Like Atlas Shrugged, The Fountainhead started off slow. The difference is that The Fountainhead remained slow throughout most of the book. The last chapter was the best, but even it only becomes interesting intermittently. The philosophical ideas are still profound, but they are not presented as well as in Atlas Shrugged. Rand was aiming for an epic story, but the epic feel did not come through very well, except in small pieces. She set up a really interesting theme in the character of Toohey who wanted world domination, but never exploited it by making something happen. If Toohey and the protagonist Roark engaged in some form of direct intellectual/philosophical battle the book could have been a lot more interesting. 4/5

The Alchemist (Unabridged Audiobook) by Paulo Coelho (3-30-07)

This was a cute little story about a boy who wanted to follow his dreams. It was written to be a children's story, but it had some interesting philosophical messages. It emphasized the importance of not being averted from your dreams because of setbacks, no matter how terrible. It also emphasized the important psychological concept of living in the moment. However, I was disappointed with how much mysticism was included. It stressed the concept that the universe will conspire to help you realize your dreams, but this is clearly not true and the message could be construed as an excuse to not plan ahead enough. So it was fun, but because of the negative messages, I can't give it my full stamp of approval. 3/5

Atlas Shrugged by Ayn Rand (12-13-06)

A story of the struggle of industrialists in a society heading towards communism used as a vehicle for expounding Rand's philosophy of objectivism. This is a life changing book, but only for those who are meant to read it. Rand's ability to evoke emotion and make things really interesting may not be able to compete with Dumas', but that is not what this book is about. This book is about sending a message to people and making them think about their life philosophy. It looks like it took almost 6 months for me to read it, which is because it is big. 5/5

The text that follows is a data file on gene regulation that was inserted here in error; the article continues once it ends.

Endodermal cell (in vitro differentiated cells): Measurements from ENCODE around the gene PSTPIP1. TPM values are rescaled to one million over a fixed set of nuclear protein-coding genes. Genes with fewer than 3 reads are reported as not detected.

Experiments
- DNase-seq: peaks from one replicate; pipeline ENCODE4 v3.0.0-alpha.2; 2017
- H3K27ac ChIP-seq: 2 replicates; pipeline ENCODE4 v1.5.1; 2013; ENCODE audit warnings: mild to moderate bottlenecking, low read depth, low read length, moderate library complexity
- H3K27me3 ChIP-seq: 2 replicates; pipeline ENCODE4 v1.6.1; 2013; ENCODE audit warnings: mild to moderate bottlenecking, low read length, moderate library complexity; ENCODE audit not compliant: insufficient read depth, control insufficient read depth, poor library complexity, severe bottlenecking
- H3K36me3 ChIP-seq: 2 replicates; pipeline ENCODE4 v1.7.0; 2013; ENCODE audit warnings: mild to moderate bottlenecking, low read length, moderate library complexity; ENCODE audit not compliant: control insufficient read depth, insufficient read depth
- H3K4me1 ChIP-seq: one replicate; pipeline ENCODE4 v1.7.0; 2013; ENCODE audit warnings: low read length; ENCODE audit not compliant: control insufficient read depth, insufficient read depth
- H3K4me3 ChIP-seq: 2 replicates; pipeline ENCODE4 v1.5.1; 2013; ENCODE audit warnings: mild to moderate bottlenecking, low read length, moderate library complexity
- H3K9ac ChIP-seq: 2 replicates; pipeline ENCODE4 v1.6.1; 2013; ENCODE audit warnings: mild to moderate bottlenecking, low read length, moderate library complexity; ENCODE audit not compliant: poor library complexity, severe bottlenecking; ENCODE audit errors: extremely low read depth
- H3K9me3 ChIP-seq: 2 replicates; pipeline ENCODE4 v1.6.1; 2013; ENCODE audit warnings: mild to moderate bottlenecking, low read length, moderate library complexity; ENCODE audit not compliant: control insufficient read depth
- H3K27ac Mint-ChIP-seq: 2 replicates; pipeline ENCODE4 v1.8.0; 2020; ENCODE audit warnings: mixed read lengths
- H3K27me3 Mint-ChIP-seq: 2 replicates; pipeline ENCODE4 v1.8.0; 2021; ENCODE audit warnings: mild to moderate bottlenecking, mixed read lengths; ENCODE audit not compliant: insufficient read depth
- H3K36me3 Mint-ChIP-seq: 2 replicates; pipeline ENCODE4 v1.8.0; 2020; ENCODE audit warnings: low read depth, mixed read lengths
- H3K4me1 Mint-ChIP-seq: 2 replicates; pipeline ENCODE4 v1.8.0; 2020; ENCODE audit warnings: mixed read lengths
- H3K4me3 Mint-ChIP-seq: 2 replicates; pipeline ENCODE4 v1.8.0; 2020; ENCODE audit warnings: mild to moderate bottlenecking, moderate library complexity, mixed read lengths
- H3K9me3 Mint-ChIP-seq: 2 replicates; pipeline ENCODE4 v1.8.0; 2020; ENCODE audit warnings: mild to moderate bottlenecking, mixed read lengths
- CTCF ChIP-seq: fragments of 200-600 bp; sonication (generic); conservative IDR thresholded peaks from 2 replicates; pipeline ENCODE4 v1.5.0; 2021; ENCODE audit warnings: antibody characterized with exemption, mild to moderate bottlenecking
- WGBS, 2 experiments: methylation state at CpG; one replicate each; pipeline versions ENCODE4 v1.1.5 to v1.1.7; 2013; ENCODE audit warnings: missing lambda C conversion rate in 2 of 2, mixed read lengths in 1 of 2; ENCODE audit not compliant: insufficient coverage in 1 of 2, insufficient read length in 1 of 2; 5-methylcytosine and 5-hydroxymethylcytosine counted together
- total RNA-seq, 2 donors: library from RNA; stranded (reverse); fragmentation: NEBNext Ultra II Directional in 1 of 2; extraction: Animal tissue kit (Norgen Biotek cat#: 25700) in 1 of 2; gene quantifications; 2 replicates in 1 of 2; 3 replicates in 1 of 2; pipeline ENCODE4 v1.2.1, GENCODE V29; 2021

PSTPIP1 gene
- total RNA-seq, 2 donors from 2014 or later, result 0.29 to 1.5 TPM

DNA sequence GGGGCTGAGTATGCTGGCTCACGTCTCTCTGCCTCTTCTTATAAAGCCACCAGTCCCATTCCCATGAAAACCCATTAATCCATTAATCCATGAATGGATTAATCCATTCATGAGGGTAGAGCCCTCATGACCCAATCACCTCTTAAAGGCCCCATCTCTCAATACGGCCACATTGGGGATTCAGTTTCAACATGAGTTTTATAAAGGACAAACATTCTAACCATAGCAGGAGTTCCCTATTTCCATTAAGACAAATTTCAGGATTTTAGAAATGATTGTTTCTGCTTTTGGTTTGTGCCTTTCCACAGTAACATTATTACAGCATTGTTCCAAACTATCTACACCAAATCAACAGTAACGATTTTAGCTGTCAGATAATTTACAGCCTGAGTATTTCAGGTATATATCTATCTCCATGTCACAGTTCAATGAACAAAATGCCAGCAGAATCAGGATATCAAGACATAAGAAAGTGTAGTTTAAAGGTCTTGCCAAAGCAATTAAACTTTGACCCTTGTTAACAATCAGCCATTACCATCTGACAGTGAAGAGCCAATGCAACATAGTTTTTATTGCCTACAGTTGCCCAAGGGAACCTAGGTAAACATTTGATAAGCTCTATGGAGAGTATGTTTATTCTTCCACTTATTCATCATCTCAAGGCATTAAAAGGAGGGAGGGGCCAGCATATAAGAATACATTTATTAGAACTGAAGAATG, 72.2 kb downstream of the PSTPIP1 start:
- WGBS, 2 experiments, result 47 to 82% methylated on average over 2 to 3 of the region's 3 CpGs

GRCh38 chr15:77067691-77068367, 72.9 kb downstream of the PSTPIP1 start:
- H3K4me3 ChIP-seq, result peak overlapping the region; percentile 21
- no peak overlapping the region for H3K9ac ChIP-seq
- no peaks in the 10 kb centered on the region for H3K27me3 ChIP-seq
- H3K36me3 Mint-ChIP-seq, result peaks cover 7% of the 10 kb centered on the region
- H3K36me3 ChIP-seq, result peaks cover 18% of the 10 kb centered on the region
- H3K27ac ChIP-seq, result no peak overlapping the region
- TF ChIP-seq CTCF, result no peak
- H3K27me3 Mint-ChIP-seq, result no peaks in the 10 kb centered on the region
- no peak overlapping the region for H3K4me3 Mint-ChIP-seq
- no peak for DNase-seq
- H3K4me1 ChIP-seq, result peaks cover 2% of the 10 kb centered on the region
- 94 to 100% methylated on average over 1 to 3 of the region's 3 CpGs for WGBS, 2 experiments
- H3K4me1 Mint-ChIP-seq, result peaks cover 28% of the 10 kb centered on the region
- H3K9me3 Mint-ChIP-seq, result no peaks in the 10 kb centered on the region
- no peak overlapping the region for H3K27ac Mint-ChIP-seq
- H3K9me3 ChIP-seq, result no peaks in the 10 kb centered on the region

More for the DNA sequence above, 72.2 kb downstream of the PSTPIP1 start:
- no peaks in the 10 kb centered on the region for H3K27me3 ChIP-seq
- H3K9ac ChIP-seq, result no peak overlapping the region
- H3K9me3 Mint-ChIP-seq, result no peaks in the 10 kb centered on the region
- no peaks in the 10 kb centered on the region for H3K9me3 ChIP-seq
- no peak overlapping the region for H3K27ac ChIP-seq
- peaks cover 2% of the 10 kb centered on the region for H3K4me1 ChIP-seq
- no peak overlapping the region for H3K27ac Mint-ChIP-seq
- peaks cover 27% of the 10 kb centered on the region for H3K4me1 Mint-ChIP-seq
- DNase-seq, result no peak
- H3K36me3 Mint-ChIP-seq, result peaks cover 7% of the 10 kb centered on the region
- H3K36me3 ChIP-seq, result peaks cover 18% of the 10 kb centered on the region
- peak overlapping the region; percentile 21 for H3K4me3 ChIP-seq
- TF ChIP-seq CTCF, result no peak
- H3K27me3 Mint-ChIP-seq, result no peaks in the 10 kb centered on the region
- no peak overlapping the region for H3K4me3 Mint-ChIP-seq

The Glass Bead Game by Hermann Hesse (6-15-06)

I would say this book is a bit harder to read than most novels. It is not very exciting and it is written in the form of a biography. Really I think it is a means for Hesse to collect some of his thoughts on life and learning. I think he hints at the real purpose of the book on page 415 where he writes "... the subject would not matter. It would only be a pretext for me to seclude myself and enjoy the happiness of having a great deal of leisure... a tone not of instruction, but of friendly communication and discourse on various things I have learned." It definitely gave me a few things to think about and I suspect Hesse put a lot of thought into the book. However, that alone does not make for a good read. The plot was empty and the narrative was boring enough that I would not recommend reading it. 2/5

The Count of Monte Cristo by Alexandre Dumas, translated by Robin Buss (4-23-06)

A grand tour of human experience through the exploits of an agent of providence. I was perpetually fascinated by this long novel-the reader experiences so much emotion. I saw the movie first and I was sad that the best aspect of the movie wasn't in the book. The main reason I read the book was because of Mercedes' undying devotion in the movie. The book is possibly more realistic and interesting, but I wished that it didn't happen that way after seeing the movie. Regardless, this is one of the best books ever. 5/5

The Adventures of Sherlock Holmes (Audiobook) by Sir Arthur Conan Doyle (4-9-06)